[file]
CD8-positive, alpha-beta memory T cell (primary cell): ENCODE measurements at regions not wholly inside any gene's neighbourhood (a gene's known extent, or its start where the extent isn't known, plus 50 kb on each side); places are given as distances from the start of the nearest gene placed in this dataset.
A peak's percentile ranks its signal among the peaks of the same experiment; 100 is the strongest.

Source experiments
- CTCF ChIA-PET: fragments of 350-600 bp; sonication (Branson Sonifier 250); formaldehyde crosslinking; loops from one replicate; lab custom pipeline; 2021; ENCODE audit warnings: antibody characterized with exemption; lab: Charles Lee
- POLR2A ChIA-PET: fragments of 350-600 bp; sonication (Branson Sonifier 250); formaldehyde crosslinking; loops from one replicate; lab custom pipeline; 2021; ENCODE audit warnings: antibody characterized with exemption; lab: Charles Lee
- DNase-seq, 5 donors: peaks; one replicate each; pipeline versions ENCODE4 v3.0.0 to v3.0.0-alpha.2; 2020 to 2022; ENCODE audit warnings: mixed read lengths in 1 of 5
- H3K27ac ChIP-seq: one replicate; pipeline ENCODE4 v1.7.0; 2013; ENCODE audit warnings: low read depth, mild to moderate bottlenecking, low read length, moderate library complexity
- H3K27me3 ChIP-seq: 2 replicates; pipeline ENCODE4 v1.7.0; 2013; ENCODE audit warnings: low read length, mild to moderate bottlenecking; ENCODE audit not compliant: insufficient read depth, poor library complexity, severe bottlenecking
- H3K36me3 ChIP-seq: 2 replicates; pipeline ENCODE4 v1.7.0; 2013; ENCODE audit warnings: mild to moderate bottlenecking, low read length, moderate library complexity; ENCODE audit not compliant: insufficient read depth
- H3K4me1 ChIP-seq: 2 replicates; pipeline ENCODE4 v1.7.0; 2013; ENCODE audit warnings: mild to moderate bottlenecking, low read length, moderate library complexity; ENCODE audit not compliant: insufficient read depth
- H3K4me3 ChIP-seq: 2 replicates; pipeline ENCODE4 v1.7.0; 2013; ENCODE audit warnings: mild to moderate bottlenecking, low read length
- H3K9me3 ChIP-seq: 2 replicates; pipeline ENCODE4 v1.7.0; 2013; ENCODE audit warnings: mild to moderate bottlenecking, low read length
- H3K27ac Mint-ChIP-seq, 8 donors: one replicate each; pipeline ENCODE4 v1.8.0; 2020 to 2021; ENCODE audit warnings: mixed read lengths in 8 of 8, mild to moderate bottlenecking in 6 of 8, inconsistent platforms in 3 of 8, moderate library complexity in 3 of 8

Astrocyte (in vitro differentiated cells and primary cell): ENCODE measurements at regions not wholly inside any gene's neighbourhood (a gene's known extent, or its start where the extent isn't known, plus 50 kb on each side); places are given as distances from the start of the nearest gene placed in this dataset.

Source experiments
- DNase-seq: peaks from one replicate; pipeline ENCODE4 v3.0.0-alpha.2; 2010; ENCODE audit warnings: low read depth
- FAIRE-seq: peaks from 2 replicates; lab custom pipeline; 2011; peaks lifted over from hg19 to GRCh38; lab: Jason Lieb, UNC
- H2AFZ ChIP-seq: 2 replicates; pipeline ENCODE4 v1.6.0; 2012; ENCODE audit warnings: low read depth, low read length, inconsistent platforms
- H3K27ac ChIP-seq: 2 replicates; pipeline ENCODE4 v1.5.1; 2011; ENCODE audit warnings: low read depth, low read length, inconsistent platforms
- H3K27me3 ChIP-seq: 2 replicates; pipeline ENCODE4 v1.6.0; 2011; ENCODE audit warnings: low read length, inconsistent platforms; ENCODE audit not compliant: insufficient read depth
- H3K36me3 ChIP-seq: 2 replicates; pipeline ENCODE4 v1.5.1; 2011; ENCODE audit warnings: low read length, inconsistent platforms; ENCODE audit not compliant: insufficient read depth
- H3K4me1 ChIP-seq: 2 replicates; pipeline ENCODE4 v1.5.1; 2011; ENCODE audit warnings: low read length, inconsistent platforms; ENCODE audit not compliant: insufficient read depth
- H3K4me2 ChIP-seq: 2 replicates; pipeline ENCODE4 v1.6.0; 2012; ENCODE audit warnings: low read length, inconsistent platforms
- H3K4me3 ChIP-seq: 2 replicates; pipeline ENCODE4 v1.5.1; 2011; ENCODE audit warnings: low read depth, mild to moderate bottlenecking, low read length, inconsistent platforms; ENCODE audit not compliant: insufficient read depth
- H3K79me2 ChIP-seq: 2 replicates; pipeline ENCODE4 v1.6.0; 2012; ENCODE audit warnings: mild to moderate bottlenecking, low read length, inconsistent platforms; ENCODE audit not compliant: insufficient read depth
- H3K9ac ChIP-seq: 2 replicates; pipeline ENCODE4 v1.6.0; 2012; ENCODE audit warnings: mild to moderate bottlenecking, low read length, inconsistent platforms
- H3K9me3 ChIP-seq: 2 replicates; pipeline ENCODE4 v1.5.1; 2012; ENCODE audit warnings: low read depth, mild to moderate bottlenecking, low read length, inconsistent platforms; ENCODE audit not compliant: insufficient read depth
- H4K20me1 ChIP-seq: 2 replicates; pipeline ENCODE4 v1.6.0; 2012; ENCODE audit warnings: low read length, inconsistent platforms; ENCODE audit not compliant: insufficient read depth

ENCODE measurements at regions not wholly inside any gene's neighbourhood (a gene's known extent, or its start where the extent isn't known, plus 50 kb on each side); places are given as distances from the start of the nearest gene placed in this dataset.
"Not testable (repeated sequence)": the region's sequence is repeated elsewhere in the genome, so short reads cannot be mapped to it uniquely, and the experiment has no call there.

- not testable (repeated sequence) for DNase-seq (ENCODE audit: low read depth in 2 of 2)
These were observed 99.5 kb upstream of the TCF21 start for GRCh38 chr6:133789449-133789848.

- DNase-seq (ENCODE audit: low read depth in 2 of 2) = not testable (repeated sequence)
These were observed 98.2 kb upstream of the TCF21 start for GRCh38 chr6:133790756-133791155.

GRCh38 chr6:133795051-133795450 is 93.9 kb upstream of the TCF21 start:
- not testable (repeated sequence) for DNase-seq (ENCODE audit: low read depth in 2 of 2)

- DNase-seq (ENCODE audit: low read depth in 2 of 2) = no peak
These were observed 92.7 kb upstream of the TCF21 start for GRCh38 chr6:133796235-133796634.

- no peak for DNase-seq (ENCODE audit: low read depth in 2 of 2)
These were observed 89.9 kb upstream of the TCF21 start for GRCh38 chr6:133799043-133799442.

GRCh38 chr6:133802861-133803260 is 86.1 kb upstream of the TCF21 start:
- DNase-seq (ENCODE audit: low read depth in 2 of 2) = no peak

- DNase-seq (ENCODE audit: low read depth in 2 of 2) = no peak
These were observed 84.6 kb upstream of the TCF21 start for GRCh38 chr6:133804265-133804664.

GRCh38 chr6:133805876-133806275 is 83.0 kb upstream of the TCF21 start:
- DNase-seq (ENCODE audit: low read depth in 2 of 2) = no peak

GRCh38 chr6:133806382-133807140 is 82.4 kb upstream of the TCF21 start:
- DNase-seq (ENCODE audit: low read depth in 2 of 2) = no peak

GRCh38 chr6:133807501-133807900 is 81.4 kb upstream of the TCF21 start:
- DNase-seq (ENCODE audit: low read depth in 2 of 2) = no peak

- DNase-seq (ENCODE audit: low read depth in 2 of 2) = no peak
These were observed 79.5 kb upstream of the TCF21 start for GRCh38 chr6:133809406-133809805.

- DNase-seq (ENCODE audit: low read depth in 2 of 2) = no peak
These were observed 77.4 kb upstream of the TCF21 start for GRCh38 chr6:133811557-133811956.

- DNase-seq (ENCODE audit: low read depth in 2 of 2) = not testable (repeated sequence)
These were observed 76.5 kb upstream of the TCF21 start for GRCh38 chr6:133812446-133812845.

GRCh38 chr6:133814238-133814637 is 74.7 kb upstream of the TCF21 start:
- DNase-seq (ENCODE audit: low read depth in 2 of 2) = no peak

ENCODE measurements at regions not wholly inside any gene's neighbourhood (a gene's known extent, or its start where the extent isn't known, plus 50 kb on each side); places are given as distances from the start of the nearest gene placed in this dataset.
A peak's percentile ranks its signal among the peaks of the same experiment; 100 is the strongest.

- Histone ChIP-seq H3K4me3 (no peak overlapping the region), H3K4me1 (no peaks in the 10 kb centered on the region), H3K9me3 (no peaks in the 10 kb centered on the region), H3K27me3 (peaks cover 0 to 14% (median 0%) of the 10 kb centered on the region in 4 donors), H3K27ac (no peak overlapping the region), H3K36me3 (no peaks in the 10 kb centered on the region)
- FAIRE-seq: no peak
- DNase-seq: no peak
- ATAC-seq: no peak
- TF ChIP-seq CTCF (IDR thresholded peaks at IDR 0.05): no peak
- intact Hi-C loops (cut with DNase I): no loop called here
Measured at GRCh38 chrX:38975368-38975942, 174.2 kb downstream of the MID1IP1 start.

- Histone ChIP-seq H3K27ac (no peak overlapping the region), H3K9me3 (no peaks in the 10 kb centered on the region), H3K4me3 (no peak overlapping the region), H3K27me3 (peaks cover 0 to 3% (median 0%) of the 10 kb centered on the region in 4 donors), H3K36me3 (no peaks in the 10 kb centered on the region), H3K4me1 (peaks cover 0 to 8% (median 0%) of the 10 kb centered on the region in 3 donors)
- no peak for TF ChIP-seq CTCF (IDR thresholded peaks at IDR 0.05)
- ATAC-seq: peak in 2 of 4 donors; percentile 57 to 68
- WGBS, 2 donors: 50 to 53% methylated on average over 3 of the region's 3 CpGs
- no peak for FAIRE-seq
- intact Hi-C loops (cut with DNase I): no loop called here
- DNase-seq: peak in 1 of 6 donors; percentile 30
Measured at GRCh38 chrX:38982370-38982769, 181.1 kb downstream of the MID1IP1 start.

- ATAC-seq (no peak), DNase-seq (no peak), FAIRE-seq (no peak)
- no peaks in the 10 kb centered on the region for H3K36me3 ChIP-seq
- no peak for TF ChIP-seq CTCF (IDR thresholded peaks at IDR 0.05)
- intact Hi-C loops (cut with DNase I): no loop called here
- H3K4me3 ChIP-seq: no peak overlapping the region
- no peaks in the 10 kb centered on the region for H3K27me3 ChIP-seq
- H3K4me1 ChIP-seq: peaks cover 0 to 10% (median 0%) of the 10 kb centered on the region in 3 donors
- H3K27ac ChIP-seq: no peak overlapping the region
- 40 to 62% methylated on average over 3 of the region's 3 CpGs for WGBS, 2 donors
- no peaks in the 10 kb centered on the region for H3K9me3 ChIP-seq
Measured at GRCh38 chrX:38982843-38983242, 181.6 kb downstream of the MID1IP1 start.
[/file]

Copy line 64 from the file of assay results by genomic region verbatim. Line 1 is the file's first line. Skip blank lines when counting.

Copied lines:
- ATAC-seq: no peak